I fumbled through applications for both, finishing them in the small hours of the morning on a school night and mailed each the next day from a blue mail dropbox in front of what was then a Winn-Dixie. West Georgia accepted me right away; Georgia State wanted me to finish a math class I was taking first and then send my transcripts again (Algebra II, which I was taking for the third time), which I did, and was then accepted there as well.

Since Georgia State was a little more stringent in their application requirements (and since their tuition was actually a little lower at the time), I decided to go there.

I was excited. I was in college. For the first time in my life, I’d actually have an advantage: a college education. I was excluded from advanced history classes in high school and had to fight tooth and nail to take an AP Literature class. My teachers had little faith in my academic ability, but I came out with As in both the AP Literature class and the prerequisite Pacesetters English class. I had been booted from the staff of my middle school newspaper by a teacher who pulled me into the hall one day and told me I’d “never make it as a writer.”

There were students who were favored for great things. Maybe they had older siblings who showed promise, or received praise from their former instructors that called attention to their abilities. But ever since the second week of the first grade, when another kid tried to take my jacket and I took him to the ground and bashed his head against a rock (to be clear, I never picked up the rock; it was merely there while I held the boy’s hair and struck his head against it repeatedly), my reputation was one of a brawler who didn’t like it if you messed with his stuff. Other students were being tended, nurtured; I was well aware that they were shuffling me through before I could hurt someone.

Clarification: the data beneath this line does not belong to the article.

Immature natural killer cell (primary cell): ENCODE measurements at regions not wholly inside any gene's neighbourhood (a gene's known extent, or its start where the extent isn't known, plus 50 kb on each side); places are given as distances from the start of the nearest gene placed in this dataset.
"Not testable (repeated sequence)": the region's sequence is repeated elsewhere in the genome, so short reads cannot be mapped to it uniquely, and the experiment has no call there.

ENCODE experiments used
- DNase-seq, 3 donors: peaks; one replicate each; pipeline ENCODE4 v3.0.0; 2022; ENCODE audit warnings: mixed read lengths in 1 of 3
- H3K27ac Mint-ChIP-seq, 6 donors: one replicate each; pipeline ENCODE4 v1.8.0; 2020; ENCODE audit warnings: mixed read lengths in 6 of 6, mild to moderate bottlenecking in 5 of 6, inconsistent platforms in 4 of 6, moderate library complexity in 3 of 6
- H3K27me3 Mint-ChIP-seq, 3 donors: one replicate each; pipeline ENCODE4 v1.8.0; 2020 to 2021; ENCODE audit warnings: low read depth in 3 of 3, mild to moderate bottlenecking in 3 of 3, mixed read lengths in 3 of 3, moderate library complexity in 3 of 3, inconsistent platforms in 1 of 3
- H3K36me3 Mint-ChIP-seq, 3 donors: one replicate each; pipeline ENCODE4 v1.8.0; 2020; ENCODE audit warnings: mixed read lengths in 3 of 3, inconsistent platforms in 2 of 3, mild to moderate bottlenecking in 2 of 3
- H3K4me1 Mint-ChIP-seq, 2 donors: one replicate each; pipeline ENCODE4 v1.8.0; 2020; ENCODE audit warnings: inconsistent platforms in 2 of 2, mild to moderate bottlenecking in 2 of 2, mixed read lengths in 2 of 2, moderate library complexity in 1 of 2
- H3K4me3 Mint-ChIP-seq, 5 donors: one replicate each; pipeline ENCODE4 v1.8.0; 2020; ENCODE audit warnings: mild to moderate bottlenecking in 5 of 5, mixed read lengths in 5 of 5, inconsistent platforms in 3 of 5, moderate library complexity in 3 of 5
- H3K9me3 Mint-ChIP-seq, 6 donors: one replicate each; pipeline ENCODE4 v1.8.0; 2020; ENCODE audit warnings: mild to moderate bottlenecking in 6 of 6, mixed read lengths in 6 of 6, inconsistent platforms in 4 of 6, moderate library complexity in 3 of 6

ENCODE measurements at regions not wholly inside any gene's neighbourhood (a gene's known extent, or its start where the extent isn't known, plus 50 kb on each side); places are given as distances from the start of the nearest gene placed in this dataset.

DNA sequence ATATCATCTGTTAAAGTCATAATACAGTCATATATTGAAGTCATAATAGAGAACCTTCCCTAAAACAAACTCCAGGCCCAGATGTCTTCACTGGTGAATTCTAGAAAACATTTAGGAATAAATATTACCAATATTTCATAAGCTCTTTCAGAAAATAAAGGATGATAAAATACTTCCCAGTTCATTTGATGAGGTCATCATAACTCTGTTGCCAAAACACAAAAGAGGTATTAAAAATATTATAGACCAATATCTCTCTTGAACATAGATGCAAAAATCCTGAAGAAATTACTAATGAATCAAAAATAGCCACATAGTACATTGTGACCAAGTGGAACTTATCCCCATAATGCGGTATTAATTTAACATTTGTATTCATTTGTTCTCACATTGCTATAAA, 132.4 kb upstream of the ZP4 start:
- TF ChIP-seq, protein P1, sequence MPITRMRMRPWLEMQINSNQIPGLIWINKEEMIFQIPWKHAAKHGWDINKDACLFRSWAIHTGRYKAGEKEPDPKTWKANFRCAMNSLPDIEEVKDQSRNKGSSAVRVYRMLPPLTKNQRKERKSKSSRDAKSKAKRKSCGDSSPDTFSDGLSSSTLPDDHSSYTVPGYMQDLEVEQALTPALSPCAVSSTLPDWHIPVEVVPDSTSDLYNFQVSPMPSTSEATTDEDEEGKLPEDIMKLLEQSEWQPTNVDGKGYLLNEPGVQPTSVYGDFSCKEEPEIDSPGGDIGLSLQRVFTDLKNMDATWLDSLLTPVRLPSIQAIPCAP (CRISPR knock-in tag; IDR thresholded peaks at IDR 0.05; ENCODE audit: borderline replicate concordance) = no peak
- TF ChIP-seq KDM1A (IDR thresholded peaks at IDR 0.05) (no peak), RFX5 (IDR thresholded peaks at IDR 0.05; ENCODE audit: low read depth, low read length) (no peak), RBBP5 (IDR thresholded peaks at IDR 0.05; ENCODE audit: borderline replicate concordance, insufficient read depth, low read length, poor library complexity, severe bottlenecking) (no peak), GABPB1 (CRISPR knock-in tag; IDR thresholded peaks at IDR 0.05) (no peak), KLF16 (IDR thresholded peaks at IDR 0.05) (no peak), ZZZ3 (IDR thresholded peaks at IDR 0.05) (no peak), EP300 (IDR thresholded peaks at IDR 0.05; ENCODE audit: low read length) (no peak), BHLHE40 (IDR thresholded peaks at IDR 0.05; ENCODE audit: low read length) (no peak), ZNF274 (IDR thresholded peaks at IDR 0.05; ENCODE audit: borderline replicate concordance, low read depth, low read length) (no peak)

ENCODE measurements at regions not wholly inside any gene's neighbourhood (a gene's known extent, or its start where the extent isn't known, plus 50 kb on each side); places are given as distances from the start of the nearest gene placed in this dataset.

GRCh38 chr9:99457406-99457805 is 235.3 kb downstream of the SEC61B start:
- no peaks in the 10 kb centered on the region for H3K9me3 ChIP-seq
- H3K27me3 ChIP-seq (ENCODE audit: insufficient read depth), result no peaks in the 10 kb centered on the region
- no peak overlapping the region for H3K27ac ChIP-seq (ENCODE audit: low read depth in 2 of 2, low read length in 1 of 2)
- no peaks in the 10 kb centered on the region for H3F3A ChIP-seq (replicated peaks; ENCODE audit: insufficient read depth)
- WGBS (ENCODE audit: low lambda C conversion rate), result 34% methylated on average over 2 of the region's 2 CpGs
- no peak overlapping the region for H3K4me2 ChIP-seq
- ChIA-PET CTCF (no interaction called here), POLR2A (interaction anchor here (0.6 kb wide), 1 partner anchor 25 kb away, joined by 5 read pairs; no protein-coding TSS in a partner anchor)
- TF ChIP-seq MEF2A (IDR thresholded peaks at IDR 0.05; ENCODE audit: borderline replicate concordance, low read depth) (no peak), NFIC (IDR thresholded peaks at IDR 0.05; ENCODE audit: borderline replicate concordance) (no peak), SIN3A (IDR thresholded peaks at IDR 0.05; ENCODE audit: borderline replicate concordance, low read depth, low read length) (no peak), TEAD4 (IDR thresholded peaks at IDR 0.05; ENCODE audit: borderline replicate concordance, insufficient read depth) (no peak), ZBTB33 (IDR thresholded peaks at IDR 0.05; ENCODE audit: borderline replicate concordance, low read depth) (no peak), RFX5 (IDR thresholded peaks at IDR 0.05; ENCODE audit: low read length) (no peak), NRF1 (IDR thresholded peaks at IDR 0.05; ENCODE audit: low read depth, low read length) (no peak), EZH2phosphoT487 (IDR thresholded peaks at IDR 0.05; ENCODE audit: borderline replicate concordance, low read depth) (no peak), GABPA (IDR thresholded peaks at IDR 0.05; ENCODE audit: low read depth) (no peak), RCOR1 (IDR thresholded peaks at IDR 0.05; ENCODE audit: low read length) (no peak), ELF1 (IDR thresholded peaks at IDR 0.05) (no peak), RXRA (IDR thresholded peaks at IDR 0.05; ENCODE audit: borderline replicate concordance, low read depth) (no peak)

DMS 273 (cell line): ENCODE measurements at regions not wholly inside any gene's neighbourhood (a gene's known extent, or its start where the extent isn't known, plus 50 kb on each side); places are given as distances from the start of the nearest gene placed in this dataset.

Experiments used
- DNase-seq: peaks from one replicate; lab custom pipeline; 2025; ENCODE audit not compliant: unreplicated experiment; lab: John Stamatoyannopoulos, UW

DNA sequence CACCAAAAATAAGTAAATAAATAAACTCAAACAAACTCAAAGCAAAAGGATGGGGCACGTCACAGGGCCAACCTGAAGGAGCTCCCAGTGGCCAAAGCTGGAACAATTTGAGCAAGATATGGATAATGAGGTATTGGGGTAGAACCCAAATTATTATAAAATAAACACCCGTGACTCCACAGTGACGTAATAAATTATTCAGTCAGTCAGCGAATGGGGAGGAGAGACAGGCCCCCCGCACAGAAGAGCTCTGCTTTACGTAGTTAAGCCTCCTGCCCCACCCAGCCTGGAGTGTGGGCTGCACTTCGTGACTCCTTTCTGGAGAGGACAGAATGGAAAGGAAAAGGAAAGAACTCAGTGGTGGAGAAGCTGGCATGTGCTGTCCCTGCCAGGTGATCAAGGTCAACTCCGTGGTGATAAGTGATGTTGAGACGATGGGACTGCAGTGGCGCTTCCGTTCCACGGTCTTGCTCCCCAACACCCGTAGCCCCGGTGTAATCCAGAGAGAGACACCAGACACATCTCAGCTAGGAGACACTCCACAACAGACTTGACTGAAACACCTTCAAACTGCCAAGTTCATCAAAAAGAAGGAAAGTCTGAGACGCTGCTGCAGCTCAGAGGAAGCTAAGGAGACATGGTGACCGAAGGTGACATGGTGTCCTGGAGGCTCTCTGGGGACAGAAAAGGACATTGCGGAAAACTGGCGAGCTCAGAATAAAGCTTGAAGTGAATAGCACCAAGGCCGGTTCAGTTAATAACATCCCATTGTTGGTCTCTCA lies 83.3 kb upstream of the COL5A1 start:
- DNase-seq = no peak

It’s not that I thought myself stupid or ignorant. I read a lot and I exhibited some skill with words. I won my share of writing contests and made it through several rounds of an oratory competition that the Optimist Club sponsored.

At last, though, I would be in college, where every class was a “college-level” course. I would be challenged, but that just meant I could prove myself. They didn’t know about that time I beat a kid’s head against a rock, or the time I beat another kid’s head against some metal lockers in middle school, or the time I beat still another kid’s head against a bench in the locker room (I’m seeing a theme here), or if they did, they didn’t care. I was a college man now!

Then I came home after work one day and all our shit was gone.

It was the summer after I graduated high school, a few weeks before the start classes. I was working for the Douglas County Sentinel, which was then a daily newspaper, with my own by-line and everything. I had a desk in an air conditioned workspace. I was living the dream.